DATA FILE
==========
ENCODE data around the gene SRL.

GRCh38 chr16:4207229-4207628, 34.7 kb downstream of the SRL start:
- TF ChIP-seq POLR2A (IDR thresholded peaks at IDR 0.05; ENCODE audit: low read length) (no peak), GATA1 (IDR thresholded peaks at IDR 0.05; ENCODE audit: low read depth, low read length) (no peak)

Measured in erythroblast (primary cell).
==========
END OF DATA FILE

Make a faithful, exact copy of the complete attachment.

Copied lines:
ENCODE data around the gene SRL.

GRCh38 chr16:4207229-4207628, 34.7 kb downstream of the SRL start:
- TF ChIP-seq POLR2A (IDR thresholded peaks at IDR 0.05; ENCODE audit: low read length) (no peak), GATA1 (IDR thresholded peaks at IDR 0.05; ENCODE audit: low read depth, low read length) (no peak)

Measured in erythroblast (primary cell).